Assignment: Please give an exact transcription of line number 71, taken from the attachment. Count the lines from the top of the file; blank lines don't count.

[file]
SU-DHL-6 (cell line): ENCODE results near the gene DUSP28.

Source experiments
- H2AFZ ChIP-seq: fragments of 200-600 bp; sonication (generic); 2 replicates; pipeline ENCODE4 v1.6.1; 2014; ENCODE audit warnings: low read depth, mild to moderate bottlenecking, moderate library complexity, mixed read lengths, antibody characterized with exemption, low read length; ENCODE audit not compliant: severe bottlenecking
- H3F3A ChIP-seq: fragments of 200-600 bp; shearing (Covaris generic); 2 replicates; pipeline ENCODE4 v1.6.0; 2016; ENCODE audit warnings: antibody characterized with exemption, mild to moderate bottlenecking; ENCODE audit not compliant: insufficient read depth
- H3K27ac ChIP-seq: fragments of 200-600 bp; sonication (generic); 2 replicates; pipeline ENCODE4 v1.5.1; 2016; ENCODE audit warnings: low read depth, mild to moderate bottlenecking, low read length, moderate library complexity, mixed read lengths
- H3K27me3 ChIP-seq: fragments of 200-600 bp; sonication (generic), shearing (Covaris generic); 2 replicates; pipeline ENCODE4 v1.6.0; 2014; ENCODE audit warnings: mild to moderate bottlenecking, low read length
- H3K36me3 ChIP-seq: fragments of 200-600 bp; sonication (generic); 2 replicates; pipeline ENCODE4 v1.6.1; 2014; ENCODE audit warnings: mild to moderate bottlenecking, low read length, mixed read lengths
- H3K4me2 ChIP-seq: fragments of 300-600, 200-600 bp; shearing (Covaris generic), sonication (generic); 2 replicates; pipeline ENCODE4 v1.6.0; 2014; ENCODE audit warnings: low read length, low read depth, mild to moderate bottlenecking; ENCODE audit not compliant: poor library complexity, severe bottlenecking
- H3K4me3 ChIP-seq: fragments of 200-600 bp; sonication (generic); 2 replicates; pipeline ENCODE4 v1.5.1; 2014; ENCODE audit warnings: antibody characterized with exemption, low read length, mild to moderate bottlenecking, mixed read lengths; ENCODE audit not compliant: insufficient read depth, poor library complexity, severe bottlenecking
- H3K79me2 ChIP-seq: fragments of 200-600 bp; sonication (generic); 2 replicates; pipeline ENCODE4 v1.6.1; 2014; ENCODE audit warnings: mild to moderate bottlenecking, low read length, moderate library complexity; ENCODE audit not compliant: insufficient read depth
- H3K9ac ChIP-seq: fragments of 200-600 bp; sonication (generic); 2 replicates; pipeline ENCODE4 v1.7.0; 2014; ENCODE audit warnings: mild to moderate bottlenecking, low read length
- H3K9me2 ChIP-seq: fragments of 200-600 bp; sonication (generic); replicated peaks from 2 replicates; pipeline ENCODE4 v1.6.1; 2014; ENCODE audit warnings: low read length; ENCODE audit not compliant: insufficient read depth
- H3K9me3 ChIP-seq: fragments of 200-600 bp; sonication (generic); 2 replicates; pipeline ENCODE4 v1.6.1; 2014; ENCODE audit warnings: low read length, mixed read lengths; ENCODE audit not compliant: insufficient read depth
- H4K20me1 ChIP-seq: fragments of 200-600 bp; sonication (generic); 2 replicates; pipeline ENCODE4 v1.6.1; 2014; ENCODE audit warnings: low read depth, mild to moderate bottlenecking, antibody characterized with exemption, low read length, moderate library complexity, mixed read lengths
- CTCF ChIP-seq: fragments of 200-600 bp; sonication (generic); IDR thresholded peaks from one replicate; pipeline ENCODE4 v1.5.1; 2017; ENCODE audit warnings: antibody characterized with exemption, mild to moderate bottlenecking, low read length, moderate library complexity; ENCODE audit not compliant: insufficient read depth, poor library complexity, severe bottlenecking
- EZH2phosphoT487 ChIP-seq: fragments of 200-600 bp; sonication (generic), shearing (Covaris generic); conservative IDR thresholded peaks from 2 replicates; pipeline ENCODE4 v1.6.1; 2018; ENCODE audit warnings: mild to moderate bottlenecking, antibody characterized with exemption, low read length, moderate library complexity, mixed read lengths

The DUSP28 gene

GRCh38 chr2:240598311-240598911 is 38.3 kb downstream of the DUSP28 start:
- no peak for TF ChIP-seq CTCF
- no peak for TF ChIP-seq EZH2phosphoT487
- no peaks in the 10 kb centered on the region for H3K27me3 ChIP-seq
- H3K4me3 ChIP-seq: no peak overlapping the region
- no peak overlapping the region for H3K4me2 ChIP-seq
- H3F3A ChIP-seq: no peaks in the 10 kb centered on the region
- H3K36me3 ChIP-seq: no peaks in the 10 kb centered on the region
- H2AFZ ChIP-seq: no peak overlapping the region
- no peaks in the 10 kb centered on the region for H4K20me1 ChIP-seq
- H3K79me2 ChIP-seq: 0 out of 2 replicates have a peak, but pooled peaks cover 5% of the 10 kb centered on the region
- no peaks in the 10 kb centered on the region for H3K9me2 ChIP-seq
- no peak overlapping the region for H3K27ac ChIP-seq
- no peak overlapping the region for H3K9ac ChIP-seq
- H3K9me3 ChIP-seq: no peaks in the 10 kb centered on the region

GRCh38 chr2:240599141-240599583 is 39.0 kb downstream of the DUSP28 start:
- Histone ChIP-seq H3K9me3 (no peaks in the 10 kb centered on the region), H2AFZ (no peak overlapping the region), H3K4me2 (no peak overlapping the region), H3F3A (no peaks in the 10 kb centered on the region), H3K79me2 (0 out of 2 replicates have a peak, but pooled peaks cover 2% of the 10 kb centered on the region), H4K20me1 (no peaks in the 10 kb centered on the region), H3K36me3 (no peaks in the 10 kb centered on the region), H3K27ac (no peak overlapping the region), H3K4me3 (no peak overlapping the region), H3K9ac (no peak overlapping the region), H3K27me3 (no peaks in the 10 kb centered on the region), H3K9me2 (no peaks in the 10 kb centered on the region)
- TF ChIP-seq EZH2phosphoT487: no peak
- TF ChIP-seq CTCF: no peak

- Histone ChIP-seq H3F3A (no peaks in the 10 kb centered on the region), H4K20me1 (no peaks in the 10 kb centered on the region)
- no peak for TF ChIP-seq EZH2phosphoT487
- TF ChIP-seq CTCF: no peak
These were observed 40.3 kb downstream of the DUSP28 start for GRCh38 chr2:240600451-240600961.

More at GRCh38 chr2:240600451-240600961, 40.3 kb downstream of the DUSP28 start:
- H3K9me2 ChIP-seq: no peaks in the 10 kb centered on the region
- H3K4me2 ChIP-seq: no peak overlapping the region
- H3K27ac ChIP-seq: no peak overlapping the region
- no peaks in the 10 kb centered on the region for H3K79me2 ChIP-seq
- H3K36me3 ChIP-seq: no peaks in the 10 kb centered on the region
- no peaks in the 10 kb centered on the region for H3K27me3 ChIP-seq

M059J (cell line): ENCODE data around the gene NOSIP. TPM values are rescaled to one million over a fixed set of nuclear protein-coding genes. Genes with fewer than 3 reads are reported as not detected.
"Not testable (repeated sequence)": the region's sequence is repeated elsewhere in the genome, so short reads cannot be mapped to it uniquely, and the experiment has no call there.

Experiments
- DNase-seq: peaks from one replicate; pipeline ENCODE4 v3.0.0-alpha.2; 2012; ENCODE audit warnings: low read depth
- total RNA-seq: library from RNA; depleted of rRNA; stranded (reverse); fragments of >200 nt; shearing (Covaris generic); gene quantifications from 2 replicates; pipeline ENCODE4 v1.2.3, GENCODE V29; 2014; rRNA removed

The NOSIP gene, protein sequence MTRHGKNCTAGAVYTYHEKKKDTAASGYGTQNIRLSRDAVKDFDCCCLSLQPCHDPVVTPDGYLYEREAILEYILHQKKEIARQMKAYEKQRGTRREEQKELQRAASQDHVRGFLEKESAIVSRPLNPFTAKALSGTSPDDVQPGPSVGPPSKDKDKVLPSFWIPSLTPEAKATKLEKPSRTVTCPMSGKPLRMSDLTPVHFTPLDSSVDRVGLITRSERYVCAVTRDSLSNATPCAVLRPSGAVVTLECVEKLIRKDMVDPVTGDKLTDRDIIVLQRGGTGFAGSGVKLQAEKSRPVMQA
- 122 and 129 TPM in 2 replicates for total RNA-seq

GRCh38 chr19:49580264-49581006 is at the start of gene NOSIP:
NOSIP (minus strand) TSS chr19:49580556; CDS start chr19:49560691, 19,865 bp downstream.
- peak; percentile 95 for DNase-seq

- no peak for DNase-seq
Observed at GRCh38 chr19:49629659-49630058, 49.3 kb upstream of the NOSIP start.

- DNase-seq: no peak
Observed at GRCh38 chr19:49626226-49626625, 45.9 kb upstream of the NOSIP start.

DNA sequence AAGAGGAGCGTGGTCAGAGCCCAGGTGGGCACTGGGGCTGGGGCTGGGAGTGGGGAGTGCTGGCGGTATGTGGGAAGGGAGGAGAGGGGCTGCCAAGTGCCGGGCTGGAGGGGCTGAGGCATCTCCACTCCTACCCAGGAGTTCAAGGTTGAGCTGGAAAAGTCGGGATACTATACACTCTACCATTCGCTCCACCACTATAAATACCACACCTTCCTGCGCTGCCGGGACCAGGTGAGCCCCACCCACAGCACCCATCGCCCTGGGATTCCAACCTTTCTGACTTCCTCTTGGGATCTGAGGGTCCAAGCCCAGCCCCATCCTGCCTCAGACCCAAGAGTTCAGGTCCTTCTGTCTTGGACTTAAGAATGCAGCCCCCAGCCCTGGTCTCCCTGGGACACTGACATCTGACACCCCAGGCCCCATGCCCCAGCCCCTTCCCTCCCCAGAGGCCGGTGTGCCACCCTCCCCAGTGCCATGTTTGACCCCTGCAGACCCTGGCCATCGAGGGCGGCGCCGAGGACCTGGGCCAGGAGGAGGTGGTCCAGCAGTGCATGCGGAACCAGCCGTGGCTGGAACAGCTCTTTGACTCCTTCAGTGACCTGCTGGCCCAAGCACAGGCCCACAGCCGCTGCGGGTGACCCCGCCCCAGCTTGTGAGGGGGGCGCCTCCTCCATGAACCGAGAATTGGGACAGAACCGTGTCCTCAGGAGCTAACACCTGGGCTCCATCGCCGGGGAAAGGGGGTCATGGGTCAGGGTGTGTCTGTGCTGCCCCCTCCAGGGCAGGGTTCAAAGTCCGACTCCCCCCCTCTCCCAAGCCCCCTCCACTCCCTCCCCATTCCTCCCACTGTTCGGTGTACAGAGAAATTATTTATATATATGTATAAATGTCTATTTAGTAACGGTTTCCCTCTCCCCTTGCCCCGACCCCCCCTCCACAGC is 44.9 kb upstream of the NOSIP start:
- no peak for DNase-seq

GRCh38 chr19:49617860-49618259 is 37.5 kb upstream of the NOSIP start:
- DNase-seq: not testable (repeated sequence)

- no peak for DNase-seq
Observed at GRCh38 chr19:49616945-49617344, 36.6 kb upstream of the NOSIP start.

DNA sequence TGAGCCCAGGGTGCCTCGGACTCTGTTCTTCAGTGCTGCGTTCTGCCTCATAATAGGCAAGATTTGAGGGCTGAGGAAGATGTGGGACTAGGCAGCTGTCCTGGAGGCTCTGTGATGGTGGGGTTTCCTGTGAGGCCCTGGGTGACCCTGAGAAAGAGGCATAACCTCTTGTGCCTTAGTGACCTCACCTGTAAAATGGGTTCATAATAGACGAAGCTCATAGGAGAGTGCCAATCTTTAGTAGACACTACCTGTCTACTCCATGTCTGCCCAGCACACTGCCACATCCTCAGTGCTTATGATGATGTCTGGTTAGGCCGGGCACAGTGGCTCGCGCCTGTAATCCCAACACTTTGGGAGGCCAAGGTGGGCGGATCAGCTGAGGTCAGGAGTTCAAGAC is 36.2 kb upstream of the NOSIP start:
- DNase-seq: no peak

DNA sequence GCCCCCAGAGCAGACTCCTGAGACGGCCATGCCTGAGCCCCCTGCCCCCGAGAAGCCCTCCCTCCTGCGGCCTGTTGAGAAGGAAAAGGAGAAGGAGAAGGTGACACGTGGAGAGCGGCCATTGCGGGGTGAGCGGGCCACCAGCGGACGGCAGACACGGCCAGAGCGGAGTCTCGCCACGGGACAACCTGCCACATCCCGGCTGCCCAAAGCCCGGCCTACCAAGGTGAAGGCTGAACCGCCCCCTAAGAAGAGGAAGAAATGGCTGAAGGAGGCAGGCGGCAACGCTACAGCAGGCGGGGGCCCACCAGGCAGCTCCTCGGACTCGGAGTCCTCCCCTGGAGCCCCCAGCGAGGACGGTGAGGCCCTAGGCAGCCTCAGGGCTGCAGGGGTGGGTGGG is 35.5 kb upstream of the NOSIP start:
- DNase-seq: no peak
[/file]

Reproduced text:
- DNase-seq: no peak